Date published

Jul 31, 2023

... it's about the customer, too.

What's a lil' old Leeds digital marketing agency, doing talking about how Consumer Duty affects the customer? Well, as the new legislation seeks to improve outcomes for consumers, we thought, why not do the same.

Of course, if you're in financial services marketing and want to know how it affects you and how you can still create marketing impact, you can download our free report here.

Right, back to consumers ...

From today (31 July 2023), as The Guardian states: "UK retail financial services set for biggest overhaul in 20 years."

That's quite the claim. But as a marketing agency with Financial Services expertise, we know as well as anyone, that has good and maybe not-so-good implications for consumers. Here's the low down starting with the good ...

1. It should be easier for customers to complain

Under the new regs, financial services companies must give customers useful information and deliver products that meet their expectations.

If dissatisfied, customers should have the same ease in switching or terminating accounts and services as they did while making the purchase. A spokesperson from the campaign group Which? advises consumers to, "Directly raise complaints with the company if they observe any deviation from these new standards."

With companies being held to a higher standard, customers can refer to the 'Consumer Duty' when making complaints about non-compliance with the new rules and they can do it with more confidence than ever before.

2. FS companies can no longer charge 'unjustified' fees

And quite right, too! Under the new regs, companies are prohibited from imposing 'unjustified' fees which are disproportionate to the returns. Therefore, customers should not face exorbitant charges to maintain an account that fails to yield profits.

In a recent speech, Sheldon Mills, Executive Director of Consumers and Competition at the FCA, highlighted the importance of customers being able to invest in their future with confidence, knowing that companies are providing them with products tailored to their specific requirements.

3. Insurers must show their working out

As recently as last year, the City watchdog prohibited the 'loyalty penalty,' a cunning pricing strategy employed by some major insurers, which involved charging existing customers more than new ones to attract new business.

Today's guidance compels insurers to disclose their premium calculation methods. This will ensure the rates offered provide 'fair value' and do not exploit vulnerable customers or those with low incomes.

Customers will also get greater clarity during claims, as insurers will be required to give customers a suitable reason for claim denials.

However, concerns arise as insurers seem to be falling short of these standards just days before they take effect.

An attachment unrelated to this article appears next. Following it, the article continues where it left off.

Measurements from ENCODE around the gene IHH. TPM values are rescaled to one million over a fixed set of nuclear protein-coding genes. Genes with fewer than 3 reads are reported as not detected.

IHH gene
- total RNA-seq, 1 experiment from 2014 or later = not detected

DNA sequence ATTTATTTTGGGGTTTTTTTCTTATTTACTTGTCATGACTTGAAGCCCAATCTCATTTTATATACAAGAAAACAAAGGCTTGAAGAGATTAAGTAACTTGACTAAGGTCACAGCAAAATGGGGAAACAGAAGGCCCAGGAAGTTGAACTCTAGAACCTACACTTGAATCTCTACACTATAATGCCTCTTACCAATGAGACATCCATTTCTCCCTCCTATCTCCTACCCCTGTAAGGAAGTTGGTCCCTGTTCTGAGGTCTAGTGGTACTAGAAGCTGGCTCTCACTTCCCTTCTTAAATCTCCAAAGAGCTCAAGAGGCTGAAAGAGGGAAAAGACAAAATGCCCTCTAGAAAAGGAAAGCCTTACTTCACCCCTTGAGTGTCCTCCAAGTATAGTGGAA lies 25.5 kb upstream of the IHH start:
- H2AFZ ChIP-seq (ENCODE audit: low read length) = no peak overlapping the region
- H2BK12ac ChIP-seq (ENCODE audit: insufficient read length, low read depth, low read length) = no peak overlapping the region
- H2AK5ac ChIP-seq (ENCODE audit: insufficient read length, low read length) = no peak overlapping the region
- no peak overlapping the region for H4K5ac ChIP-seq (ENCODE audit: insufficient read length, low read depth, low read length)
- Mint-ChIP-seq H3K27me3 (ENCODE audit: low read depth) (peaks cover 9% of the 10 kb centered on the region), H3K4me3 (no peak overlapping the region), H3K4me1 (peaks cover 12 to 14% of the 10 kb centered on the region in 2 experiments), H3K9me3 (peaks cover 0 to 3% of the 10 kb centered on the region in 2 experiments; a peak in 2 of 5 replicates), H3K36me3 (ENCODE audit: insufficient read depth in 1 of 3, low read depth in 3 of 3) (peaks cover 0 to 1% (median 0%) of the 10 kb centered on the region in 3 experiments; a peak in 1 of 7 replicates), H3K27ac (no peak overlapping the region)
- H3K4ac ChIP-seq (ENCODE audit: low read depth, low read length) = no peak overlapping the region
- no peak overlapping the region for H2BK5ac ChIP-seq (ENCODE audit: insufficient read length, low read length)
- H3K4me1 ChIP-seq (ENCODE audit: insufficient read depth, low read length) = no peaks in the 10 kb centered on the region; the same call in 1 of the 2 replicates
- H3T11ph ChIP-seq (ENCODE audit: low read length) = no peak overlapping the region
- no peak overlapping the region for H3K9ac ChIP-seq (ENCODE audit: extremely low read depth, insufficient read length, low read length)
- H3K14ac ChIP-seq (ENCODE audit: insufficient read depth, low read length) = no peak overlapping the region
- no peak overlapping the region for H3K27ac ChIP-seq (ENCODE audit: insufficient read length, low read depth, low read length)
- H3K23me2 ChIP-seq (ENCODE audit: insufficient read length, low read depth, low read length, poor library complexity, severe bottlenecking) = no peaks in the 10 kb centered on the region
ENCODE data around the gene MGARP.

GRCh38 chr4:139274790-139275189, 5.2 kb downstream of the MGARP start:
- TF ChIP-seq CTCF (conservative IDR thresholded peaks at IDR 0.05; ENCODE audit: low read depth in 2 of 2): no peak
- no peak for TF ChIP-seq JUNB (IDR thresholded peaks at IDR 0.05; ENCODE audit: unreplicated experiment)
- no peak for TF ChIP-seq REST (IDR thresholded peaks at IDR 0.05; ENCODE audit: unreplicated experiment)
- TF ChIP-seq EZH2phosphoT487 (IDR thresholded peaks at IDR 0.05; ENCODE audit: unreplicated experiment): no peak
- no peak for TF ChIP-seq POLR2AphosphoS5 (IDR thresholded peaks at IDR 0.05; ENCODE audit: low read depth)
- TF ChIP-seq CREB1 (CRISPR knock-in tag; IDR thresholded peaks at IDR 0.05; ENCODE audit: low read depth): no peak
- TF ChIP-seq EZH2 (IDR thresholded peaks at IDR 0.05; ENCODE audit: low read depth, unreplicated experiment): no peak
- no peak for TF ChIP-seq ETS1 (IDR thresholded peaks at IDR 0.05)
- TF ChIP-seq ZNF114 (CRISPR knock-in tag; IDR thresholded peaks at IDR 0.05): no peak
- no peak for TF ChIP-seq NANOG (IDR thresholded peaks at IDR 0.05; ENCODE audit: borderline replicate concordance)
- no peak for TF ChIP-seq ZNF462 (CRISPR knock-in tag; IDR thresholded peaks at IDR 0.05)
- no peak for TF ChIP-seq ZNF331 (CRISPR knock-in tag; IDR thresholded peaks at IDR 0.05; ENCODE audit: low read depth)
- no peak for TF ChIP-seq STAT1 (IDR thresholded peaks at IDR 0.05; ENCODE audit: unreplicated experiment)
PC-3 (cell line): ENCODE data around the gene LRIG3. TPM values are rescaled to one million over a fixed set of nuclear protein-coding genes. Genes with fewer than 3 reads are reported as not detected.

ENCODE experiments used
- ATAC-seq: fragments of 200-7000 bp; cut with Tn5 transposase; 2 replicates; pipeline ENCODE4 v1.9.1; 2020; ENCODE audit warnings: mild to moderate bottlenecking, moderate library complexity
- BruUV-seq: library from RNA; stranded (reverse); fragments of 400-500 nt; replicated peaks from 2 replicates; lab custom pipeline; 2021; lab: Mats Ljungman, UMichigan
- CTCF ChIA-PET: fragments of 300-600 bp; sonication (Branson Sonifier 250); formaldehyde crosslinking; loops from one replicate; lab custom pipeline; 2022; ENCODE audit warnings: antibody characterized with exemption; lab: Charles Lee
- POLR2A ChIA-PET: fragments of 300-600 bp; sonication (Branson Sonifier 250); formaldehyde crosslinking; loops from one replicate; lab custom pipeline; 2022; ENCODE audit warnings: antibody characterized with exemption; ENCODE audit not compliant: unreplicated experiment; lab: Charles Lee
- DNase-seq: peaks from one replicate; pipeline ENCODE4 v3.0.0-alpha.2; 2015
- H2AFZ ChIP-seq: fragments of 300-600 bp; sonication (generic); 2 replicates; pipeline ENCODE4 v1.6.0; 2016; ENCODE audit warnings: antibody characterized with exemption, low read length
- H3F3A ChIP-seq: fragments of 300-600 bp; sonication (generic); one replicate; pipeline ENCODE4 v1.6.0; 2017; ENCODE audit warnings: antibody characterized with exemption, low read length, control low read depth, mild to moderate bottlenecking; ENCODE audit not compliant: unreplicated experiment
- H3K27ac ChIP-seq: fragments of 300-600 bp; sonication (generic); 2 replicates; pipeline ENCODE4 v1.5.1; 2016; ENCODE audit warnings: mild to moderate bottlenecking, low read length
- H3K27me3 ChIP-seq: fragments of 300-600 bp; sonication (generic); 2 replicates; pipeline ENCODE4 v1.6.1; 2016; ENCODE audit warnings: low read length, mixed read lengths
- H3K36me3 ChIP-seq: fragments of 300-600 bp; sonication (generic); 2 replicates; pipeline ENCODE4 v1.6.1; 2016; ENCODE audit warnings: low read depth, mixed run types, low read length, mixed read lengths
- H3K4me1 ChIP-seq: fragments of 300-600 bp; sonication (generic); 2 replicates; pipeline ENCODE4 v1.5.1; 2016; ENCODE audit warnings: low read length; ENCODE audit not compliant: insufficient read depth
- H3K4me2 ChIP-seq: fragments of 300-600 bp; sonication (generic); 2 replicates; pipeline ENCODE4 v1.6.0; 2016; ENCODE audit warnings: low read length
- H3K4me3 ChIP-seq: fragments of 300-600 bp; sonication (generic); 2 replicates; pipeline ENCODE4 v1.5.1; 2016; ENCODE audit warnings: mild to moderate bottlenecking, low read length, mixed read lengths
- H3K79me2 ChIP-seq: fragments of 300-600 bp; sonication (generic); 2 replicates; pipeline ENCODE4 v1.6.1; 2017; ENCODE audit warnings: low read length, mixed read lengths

Research by Which? reveals that over three in four car insurance customers in the UK reported their providers failing to explain claim rejections, partial acceptances, or disputes.

This historical lack of explanation has hindered drivers from challenging claim decisions or filing complaints with the Financial Ombudsman Service—but that should now change as consumers will now be more empowered.

4. Fair play: savers could get better rates

It can't go unmentioned that some high street banks have faced criticism for not passing on higher savings rates to customers. However, the new guidance mandates banks to provide customers with 'fair value' and justify their rates, or face penalties.

Not only that, banks will be required to notify savers of better interest rates, ensuring that more individuals become aware of the possibility of their money remaining in accounts with meagre returns.

To facilitate easier account switching, the plans also aim to ensure that exit fees on fixed-term savings products are reasonable and proportional.

Several banks and building societies have already made adjustments to comply with the new rules. Which, as an FS marketing agency, we think is not just great for consumers, but it's a great tac to take for FS brands, too.

Ok, but what about the not-so-good?

Glad you asked, here goes ...

5. Fees for financial advice may increase :(

Now for the bitter pill amongst all that retail financial sweetness. Financial advice costs may increase due to the additional workload placed on advisers and brokers by Consumer Duty.

Research conducted this year by investment firm Quilter revealed that nearly half (44 percent) of advisers anticipate earning less money as a result of the Consumer Duty. Furthermore, almost a third (32 percent) expect to raise their fees as a result.

The TLDR summary:

  1. Finance firms must demonstrate they are prioritising customers' best interests.
  2. Anticipated changes range from fairer fees to simplified complaints processes.
  3. Consumers will gain a powerful tool to combat unfair treatment from companies.

Now, if you're a financial services marketing professional, all the above information, a window into what it means for consumers, will be very useful to you, too and goes very nicely with Creode's free report on creating marketing impact through the Consumer Duty lens. Download it, here.